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    Kevin Costner saddles up for a modern-day TV western

    In Paramount’s “Yellowstone,” Kevin Costner plays the patriarch of a large cattle ranch threatened by land developers and other forces.
    Emerson Miller/Paramount Network
    In Paramount’s “Yellowstone,” Kevin Costner plays the patriarch of a large cattle ranch threatened by land developers and other forces.

    Few actors seem more to the saddle born than Kevin Costner. On screen, he’s ridden the American frontier in “Silverado,” “Open Range,” “Wyatt Earp,” and his Oscar-winning calling card, “Dances With Wolves.” Off screen, he owns a 160-acre ranch in Colorado and fronts a band called Modern West. Which makes him a perfect fit for “Yellowstone,” a modern-day western created by Taylor Sheridan (“Wind River,” “Hell or High Water”) with a protagonist and storyline cut from 150-year-old cloth. Costner plays John Dutton, the patriarch of the largest contiguous cattle ranch in the United States — the size of Rhode Island, best navigated by helicopter — which abuts a national park, an Indian reservation, and a town overflowing with land developers and energy speculators.

    It’s a violence-tinged saga, and everyone wants a piece of Dutton’s Montana empire, including the daughter and three sons under his care since his wife died. “Yellowstone,” which debuts June 20, is the first dramatic series on Paramount Network (the rebranded Spike TV).

    In a phone interview from his spread in Santa Barbara, Calif., Costner, 63 and good-naturedly laconic, pondered the allure of the western, Manifest Destiny, and plans for his second act.

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    Q. I grew up on a ranch so I know a little about this world. But we sure don’t use a helicopter to count cattle.

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    A. That’s a cowboy term for you know a lot — “I know a little bit.” If somebody says, “Can you play baseball?” I say, “I can play a little.” It’s code for, “Yeah, I know.”

    Q. So you know baseball. But do you know ranching?

    A. It’s a time-honored thing, people making a living on horseback moving cattle. But in terms of how that trade is plied today, the world that Taylor was drawing was something very new to me. It’s like going to see Cirque du Soleil versus the old circus. There’s still the clowns, the jugglers, the almost freakish things. It’s held onto its carnival roots. They just reinvented it.

    Q. John Dutton can be as fearsome as an old-fashioned Old West land baron.

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    A. He’s a modern-day CEO, if you will, probably more than any of the generations before him, simply because he’s had to arbitrate so many problems with lawyers and encroachment and white-collar people coming after his land. The urbanization and environmental protection that are threatening his ranch are much different than (what faced) his predecessors, where they basically took the land and were stubborn enough, maybe vicious enough, to hold onto it.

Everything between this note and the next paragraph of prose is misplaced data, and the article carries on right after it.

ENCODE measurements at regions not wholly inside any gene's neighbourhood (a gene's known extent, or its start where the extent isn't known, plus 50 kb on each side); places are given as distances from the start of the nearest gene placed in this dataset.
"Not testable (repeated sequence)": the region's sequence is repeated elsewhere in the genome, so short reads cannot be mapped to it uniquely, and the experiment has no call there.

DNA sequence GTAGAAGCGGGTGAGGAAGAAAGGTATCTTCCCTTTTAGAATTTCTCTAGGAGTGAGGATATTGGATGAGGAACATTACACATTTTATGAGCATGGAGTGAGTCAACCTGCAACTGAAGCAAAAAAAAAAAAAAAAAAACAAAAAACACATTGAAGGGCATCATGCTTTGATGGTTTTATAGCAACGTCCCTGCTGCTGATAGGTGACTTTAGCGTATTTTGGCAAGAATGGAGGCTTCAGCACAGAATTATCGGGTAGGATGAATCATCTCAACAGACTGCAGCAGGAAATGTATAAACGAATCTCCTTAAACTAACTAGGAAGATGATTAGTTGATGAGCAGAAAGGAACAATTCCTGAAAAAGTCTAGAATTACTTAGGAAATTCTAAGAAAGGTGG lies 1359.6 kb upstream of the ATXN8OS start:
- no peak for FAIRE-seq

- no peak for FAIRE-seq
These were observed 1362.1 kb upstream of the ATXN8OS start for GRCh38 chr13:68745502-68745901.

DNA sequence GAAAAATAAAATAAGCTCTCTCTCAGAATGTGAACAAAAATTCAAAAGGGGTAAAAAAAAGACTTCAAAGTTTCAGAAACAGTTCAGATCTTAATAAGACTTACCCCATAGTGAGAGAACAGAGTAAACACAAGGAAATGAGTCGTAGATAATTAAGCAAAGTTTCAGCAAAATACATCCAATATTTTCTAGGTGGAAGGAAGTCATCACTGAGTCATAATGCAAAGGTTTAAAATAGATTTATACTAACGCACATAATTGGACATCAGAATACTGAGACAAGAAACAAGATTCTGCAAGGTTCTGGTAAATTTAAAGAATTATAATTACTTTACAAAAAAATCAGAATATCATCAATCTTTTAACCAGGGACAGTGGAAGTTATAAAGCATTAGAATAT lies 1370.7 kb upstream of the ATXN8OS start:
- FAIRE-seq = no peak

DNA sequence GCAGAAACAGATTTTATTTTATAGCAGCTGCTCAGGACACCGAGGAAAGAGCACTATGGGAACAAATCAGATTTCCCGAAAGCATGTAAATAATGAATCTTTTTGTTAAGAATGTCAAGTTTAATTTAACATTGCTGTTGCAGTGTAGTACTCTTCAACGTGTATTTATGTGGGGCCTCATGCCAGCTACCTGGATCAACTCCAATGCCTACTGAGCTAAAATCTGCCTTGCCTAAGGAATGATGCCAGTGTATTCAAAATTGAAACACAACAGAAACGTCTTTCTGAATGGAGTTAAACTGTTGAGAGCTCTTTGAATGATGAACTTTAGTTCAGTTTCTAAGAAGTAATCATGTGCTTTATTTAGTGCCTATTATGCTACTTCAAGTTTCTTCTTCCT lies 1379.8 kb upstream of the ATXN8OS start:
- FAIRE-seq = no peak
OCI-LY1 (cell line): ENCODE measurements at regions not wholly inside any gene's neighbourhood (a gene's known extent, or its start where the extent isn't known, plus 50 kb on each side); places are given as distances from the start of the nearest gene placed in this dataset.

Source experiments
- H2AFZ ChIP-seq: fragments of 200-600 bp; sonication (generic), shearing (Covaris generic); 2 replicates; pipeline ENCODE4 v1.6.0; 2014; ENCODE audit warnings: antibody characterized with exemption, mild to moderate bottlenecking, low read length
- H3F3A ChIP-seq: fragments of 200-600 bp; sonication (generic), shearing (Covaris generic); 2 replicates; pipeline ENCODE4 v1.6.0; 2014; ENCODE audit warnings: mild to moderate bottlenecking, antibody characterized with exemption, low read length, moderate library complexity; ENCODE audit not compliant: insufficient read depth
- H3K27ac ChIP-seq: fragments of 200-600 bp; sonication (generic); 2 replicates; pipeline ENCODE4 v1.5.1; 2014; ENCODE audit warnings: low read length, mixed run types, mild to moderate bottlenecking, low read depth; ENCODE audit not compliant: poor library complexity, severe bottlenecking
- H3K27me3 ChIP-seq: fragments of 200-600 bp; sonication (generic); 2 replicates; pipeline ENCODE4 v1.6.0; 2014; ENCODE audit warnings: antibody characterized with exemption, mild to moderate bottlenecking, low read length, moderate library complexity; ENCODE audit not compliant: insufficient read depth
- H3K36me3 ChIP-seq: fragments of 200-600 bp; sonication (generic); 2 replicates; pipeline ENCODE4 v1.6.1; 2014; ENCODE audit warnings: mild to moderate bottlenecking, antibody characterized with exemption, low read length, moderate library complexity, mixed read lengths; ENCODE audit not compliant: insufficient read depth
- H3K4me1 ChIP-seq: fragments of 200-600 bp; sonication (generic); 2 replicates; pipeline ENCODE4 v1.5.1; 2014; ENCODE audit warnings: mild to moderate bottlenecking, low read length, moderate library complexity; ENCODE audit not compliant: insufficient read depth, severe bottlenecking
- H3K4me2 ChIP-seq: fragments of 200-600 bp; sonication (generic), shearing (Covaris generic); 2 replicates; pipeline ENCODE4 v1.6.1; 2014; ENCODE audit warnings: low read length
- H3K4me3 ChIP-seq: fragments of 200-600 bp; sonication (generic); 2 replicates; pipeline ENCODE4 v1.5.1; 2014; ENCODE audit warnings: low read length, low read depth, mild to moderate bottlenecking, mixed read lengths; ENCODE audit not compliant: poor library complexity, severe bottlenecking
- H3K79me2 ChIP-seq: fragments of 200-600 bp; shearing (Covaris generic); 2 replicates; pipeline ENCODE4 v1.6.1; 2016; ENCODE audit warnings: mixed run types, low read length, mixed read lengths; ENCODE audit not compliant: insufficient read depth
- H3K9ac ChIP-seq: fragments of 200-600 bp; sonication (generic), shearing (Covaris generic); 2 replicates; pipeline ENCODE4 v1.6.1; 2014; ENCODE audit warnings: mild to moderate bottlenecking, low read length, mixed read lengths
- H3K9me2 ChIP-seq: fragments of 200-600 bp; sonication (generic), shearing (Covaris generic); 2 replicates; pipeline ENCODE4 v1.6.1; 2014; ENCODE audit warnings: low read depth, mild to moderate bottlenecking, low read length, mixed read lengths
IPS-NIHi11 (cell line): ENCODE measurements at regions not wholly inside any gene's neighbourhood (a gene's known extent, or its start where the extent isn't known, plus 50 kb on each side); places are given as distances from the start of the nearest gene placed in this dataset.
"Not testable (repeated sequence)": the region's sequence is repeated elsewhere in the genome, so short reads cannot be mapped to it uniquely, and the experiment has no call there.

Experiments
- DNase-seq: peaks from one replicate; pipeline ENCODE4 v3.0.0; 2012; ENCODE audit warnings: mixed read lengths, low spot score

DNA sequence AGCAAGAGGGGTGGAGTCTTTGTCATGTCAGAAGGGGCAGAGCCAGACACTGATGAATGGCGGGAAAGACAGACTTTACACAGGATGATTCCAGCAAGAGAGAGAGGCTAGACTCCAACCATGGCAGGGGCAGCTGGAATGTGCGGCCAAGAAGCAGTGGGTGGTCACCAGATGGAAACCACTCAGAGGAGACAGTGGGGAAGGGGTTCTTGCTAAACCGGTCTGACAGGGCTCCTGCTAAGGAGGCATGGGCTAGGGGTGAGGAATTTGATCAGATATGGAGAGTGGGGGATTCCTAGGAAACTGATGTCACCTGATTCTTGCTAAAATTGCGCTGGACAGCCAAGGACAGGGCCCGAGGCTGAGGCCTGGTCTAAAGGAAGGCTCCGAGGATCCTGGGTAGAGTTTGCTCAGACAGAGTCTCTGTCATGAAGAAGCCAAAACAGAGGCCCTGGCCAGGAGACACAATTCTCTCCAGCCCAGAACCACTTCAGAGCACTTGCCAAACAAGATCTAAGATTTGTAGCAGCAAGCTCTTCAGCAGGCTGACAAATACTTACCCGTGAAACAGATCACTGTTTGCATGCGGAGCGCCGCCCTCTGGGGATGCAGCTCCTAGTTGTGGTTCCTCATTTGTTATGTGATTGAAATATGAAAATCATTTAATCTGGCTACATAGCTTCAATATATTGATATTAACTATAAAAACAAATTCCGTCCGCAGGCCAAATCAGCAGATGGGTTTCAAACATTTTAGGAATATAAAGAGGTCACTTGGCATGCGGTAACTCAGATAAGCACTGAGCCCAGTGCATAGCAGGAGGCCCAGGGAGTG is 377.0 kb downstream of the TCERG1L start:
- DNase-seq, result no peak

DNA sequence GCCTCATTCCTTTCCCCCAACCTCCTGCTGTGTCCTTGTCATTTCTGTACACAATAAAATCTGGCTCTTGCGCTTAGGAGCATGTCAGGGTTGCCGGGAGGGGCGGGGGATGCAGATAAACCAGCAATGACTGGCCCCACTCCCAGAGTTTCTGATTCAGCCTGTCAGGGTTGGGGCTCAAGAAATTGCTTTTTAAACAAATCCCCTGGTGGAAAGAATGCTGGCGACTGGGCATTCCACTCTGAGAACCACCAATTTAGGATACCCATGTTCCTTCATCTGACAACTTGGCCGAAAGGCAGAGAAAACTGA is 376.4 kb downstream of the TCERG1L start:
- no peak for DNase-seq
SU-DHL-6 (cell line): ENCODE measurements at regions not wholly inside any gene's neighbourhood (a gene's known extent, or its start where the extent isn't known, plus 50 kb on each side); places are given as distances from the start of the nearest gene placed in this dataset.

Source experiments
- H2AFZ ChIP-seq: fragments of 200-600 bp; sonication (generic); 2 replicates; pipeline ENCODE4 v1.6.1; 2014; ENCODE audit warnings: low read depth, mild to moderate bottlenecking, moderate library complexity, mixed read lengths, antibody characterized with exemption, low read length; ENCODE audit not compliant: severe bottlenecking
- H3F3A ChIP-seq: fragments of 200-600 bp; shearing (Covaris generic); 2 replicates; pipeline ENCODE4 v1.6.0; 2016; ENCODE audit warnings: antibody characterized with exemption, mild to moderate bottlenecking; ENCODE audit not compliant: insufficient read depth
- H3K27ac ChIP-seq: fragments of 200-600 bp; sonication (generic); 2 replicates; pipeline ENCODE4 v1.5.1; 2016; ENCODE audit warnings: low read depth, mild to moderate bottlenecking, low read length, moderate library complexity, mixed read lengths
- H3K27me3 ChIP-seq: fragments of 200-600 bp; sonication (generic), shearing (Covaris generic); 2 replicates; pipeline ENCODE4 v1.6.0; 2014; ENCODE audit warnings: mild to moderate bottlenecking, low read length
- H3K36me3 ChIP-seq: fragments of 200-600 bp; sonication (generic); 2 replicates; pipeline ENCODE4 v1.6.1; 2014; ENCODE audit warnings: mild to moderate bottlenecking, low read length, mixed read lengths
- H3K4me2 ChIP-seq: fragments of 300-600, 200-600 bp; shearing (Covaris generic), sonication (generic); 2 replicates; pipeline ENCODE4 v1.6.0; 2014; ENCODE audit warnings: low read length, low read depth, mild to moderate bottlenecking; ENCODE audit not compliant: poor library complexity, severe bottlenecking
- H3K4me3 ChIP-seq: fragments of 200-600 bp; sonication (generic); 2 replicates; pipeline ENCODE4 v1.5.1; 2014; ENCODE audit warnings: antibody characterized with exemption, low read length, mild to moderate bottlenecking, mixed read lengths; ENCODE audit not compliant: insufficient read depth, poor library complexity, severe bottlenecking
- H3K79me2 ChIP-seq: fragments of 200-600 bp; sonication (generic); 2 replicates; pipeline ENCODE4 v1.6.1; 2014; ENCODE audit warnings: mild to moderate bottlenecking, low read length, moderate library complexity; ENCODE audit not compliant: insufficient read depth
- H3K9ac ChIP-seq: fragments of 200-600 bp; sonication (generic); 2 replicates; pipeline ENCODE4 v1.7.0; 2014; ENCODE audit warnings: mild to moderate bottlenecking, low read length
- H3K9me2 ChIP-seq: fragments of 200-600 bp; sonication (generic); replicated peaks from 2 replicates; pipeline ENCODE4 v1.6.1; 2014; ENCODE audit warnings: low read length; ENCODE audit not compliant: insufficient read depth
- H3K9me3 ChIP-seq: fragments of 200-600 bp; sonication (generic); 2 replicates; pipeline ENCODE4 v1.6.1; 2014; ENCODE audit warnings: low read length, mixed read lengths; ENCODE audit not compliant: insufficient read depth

Q. What’s the appeal of the western?

    A. Most westerns, I just don’t like them. But there (are) six or seven that really marked me because they somehow got under the skin. You didn’t know the type of individuals you were running into on the trail, if they’re in need of water, in need of food, a psychopath. When those situations are drawn carefully — and most of the time they’re not, because people got used to the idea of black hat, white hat, a bad guy for a good guy to knock down — a real dilemma sets itself up for very heightened drama. I think westerns are working their very best when we see a certain incident and go, “God, I wonder if I would have made it.”

    Q. Do you recall when you fell in love with the West?

    A. When I was 7, I saw “How the West Was Won” at the Cinerama Dome (in Hollywood) and one of the first images — coming across this lake that didn’t have a ripple in it, like glass — was Jimmy Stewart in a birch-bark canoe. And I knew who I was at that moment. When he pulled that canoe up onto a beach, there was this group of exotic-looking people, and I thought: “I’m interested in who they are. I’d like to live in a world where they are.”

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    Q. You’ll juggle moviemaking with making a series?

    A. Yeah, it’s important to make sure that there’s time for my own projects, that they represent a different type of storytelling. I have a western that I’ve been wanting to do for a long time. It’s a 30-year span, and it debunks the theory about how towns came to be. It’s a powerful piece and something I’d like to bring to the big screen as I play out the second half of my career.

    Q. What do you mean by “how towns came to be”?

    A. The story of America just repeated itself from sea to shining sea. There were the native Americans everywhere, and we ingratiated ourselves the best we could. And then, when there were enough of us, we killed them. And as America expanded, we kept repeating these promises that we’re just passing through, that we’ll share the land, and none of it was true. We wanted it, and I’m not embarrassed by that. I’m just kind of sad that we don’t teach that very much in our country.

    Q. When did the second half of your career begin?

    A. Well, it probably began a long time ago but I’m acting like it just began now. [Laughs] I want to know what I’m doing, when I’m going to do it. I want to find true partners and make these films and find distribution that makes sense to the theaters. I want to control my own destiny.

    Interview was edited and condensed.